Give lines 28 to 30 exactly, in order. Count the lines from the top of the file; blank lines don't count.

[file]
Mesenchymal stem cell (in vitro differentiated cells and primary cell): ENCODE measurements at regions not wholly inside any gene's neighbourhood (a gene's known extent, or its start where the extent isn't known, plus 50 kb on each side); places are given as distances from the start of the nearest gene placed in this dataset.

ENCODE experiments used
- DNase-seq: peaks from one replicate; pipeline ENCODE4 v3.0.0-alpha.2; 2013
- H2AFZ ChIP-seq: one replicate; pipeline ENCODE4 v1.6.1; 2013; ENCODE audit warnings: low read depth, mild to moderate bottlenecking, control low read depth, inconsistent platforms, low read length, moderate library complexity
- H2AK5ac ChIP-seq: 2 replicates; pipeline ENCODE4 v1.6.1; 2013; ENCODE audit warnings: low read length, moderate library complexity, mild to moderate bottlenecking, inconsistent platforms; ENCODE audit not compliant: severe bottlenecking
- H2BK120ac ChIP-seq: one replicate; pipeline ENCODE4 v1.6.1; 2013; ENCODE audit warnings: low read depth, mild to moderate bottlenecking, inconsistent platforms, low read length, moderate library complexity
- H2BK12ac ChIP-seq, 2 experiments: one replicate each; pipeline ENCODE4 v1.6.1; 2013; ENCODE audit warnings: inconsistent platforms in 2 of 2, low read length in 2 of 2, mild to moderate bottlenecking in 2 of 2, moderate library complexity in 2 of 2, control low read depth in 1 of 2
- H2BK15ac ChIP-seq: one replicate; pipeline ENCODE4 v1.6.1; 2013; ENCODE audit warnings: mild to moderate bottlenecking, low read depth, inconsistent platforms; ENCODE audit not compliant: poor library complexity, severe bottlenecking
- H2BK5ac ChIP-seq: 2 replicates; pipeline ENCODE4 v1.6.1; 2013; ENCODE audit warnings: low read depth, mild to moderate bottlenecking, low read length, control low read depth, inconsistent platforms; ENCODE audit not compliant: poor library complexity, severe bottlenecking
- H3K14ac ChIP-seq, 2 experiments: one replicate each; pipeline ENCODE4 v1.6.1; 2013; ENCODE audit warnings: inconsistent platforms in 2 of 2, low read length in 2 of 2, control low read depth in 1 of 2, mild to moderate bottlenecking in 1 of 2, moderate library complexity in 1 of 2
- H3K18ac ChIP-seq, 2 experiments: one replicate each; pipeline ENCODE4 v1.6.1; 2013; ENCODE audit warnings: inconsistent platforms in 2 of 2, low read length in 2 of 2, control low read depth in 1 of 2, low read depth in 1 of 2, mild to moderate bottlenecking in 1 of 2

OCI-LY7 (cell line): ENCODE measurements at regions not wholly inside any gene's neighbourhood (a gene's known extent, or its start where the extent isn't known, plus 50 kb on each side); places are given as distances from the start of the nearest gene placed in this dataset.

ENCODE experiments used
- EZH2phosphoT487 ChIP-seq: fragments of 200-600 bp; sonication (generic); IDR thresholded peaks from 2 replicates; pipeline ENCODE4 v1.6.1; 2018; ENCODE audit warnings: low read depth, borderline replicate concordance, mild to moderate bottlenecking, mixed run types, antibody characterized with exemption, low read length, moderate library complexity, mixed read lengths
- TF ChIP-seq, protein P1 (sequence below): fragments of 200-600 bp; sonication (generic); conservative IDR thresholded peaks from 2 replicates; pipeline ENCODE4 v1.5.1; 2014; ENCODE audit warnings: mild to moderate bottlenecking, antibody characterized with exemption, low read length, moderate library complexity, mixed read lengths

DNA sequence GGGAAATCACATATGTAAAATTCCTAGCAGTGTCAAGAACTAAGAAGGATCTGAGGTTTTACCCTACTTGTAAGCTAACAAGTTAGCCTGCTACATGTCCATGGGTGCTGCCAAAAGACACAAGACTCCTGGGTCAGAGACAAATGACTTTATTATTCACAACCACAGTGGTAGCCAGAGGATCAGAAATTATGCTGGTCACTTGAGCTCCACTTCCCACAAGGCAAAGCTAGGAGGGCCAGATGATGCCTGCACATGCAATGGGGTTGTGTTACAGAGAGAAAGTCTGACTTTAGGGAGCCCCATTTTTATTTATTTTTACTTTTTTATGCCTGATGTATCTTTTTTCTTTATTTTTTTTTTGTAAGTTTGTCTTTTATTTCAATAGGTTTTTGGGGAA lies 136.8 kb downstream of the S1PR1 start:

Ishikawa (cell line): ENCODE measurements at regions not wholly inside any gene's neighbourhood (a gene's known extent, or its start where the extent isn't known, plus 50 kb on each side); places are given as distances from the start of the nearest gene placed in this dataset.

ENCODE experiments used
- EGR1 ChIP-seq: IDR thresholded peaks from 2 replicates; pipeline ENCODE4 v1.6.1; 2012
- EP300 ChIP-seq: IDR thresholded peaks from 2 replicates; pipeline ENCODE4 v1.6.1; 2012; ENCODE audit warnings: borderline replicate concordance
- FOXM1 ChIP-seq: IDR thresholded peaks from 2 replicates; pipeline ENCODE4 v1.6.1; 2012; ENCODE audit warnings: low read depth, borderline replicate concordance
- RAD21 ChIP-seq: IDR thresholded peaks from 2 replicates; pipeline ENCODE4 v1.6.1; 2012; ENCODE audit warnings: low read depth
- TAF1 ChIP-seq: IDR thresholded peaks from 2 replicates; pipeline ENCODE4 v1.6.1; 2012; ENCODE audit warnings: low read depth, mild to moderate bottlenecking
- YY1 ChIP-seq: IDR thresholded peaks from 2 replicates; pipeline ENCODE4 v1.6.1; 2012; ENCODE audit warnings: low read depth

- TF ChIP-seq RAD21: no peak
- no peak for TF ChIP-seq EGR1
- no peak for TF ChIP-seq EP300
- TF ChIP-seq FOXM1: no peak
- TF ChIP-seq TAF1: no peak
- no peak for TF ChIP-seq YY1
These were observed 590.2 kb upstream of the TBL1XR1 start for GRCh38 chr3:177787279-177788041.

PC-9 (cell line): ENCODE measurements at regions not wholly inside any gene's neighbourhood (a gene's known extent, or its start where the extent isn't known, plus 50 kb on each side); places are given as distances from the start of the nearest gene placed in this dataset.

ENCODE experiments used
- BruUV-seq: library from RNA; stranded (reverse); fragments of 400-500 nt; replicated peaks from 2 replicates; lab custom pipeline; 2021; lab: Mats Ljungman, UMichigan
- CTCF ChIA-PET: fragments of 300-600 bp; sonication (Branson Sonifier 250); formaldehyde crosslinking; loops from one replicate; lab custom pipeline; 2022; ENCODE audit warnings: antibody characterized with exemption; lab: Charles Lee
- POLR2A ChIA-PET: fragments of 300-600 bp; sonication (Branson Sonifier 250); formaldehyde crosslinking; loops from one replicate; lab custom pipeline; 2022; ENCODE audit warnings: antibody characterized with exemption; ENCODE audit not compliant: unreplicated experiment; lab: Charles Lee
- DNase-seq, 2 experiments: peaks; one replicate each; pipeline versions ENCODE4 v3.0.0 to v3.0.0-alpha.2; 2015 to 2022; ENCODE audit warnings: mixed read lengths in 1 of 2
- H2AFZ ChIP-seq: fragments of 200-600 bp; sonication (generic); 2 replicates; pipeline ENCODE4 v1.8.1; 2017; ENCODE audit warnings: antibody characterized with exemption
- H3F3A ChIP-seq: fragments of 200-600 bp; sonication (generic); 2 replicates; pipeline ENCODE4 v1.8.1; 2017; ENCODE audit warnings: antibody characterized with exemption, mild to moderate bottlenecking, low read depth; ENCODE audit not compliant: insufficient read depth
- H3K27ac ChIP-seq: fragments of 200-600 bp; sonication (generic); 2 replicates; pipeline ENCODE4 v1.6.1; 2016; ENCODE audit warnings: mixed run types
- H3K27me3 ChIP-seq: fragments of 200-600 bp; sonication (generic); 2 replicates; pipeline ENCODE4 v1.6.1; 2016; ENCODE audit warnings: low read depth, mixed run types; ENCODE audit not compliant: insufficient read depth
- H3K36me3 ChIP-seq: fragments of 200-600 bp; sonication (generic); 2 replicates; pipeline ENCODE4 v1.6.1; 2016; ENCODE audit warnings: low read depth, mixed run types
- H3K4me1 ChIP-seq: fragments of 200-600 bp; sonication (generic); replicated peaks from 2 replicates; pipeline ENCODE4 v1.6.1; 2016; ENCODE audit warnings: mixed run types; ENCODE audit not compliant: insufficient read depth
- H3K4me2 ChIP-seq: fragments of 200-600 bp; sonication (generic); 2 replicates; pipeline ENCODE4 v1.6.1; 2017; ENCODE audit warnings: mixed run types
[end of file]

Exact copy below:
- TF ChIP-seq FOXM1: no peak
- TF ChIP-seq TAF1: no peak
- no peak for TF ChIP-seq YY1